You'll save yourself a lot of messages to Support if you give a look through how the site works and the tools it offers for when a transaction doesn't go smoothly.

Accessing the Road Safely
Main article on safely accessing SR
[This section is still under construction]
Operating System
Hidden OS
If you encrypt your hard drive you can have multiple passwords at system start up to run different operating systems. Non-incriminating passwords can be given up, and the hidden OS can't be proven to even exist.
liveUSB
If you only access SR through an OS run off of a USB stick, it's much easier to hide or destroy everything connecting you to your SR account.
VPN
You can use a VPN to hide your Tor browsing from your ISP. This is only really helpful if you find a VPN that doesn't keep any logs and accepts anonymous payment.
Tor Browser
It's important to access SR through the actual Tor Browser. If you use a clearnet proxy with a regular web browser (ie onion.to) then you're routing your traffic partially through the clearnet, which is an unnecessary risk.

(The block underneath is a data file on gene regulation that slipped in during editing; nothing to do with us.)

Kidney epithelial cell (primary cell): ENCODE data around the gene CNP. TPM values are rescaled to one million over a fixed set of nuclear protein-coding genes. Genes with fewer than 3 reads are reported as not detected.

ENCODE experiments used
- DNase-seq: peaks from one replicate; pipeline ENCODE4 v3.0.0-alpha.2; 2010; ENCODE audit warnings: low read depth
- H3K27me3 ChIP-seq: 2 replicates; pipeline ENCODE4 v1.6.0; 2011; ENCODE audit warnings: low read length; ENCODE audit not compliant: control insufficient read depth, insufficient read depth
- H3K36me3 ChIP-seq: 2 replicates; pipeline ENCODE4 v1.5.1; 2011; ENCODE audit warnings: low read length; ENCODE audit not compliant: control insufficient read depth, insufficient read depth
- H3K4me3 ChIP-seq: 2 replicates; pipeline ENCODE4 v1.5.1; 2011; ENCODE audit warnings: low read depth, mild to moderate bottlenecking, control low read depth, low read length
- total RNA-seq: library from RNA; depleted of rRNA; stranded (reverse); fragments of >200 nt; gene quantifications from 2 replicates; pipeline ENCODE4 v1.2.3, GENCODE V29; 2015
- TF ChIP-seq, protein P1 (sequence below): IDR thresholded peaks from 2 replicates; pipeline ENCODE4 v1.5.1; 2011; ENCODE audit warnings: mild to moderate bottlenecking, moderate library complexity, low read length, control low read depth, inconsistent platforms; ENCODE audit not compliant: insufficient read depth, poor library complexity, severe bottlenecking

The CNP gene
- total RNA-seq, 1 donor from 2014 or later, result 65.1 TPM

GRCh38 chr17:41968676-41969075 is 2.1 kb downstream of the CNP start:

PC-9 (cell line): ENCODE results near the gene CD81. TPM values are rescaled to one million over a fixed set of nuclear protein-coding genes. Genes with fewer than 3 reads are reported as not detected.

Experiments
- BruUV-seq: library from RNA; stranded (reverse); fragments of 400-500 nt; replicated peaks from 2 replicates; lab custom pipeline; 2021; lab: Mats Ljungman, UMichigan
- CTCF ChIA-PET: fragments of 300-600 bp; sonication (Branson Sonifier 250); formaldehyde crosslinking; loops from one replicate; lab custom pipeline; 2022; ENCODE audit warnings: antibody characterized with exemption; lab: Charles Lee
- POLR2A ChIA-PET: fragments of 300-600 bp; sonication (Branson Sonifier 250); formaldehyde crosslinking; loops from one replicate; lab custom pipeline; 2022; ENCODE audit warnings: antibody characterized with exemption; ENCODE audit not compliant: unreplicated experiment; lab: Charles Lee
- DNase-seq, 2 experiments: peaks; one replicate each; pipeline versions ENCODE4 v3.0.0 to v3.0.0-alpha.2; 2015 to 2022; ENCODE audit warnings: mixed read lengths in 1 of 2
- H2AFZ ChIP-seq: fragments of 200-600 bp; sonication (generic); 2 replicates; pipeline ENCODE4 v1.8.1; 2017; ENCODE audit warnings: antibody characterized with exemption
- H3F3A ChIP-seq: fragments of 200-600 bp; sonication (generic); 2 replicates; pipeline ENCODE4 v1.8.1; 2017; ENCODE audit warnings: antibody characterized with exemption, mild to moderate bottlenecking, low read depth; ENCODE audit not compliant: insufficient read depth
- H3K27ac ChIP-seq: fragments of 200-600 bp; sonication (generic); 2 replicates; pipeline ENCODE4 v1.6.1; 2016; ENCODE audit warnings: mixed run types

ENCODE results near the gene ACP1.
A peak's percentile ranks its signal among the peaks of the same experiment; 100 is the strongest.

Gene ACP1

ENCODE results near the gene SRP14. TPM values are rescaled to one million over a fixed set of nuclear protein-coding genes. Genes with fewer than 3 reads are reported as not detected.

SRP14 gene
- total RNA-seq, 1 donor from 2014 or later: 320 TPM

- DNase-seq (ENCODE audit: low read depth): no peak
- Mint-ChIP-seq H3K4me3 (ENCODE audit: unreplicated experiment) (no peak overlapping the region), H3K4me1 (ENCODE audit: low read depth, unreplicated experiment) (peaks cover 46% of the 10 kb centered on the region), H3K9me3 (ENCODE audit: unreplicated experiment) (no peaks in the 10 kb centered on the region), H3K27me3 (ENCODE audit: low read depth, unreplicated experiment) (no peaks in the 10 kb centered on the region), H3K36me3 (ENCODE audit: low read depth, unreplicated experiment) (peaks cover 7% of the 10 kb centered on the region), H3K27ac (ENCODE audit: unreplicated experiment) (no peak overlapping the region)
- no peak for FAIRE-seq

The Tor Browser can be downloaded for free at the Tor Project website.
Encrypting Sensitive Data
Main article on PGP Encryption
The essence of PGP encryption is that it allows you to easily send messages which are readable only by the person with the right private key, simply by encrypting your message with their public key. The private key can not be derived from the public key, so the public key can be posted publicly without worry, which helps facilitate PGP has a fairly easy method of secure communication.
On the Road, a chief security concern is messages and transaction history which could potentially incriminate you. It is important that any information which may incriminate you, ie your address, be encrypted with PGP before sending it. That way, even if someone gained access to your or the recipient's account they would be unable to read anything which would incriminate you.